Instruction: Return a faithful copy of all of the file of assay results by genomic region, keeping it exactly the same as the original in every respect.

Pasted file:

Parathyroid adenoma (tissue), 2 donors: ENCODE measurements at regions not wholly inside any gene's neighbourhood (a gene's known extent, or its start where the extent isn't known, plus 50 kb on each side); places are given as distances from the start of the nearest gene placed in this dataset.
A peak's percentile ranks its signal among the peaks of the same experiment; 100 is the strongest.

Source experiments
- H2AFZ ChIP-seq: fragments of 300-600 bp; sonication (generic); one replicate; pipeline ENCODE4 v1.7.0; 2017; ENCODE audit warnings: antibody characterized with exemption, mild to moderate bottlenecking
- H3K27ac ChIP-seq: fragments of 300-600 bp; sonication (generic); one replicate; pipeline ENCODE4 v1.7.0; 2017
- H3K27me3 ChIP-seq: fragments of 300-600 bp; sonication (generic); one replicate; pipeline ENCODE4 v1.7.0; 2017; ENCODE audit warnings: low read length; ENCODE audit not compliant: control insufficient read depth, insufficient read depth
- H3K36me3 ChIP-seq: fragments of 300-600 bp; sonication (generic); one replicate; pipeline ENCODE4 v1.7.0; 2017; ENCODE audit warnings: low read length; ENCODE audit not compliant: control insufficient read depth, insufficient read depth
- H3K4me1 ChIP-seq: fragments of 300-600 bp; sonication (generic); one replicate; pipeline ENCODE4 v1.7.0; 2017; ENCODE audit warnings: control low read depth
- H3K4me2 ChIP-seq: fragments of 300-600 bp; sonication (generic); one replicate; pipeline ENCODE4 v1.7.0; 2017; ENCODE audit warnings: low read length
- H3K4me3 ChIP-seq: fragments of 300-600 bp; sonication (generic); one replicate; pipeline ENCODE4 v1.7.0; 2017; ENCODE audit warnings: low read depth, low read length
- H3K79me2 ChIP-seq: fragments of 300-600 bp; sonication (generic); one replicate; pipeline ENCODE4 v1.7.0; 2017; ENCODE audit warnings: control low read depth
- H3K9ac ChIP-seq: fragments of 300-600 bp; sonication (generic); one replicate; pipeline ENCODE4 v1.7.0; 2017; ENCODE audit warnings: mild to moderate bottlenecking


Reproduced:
Parathyroid adenoma (tissue), 2 donors: ENCODE measurements at regions not wholly inside any gene's neighbourhood (a gene's known extent, or its start where the extent isn't known, plus 50 kb on each side); places are given as distances from the start of the nearest gene placed in this dataset.
A peak's percentile ranks its signal among the peaks of the same experiment; 100 is the strongest.

Source experiments
- H2AFZ ChIP-seq: fragments of 300-600 bp; sonication (generic); one replicate; pipeline ENCODE4 v1.7.0; 2017; ENCODE audit warnings: antibody characterized with exemption, mild to moderate bottlenecking
- H3K27ac ChIP-seq: fragments of 300-600 bp; sonication (generic); one replicate; pipeline ENCODE4 v1.7.0; 2017
- H3K27me3 ChIP-seq: fragments of 300-600 bp; sonication (generic); one replicate; pipeline ENCODE4 v1.7.0; 2017; ENCODE audit warnings: low read length; ENCODE audit not compliant: control insufficient read depth, insufficient read depth
- H3K36me3 ChIP-seq: fragments of 300-600 bp; sonication (generic); one replicate; pipeline ENCODE4 v1.7.0; 2017; ENCODE audit warnings: low read length; ENCODE audit not compliant: control insufficient read depth, insufficient read depth
- H3K4me1 ChIP-seq: fragments of 300-600 bp; sonication (generic); one replicate; pipeline ENCODE4 v1.7.0; 2017; ENCODE audit warnings: control low read depth
- H3K4me2 ChIP-seq: fragments of 300-600 bp; sonication (generic); one replicate; pipeline ENCODE4 v1.7.0; 2017; ENCODE audit warnings: low read length
- H3K4me3 ChIP-seq: fragments of 300-600 bp; sonication (generic); one replicate; pipeline ENCODE4 v1.7.0; 2017; ENCODE audit warnings: low read depth, low read length
- H3K79me2 ChIP-seq: fragments of 300-600 bp; sonication (generic); one replicate; pipeline ENCODE4 v1.7.0; 2017; ENCODE audit warnings: control low read depth
- H3K9ac ChIP-seq: fragments of 300-600 bp; sonication (generic); one replicate; pipeline ENCODE4 v1.7.0; 2017; ENCODE audit warnings: mild to moderate bottlenecking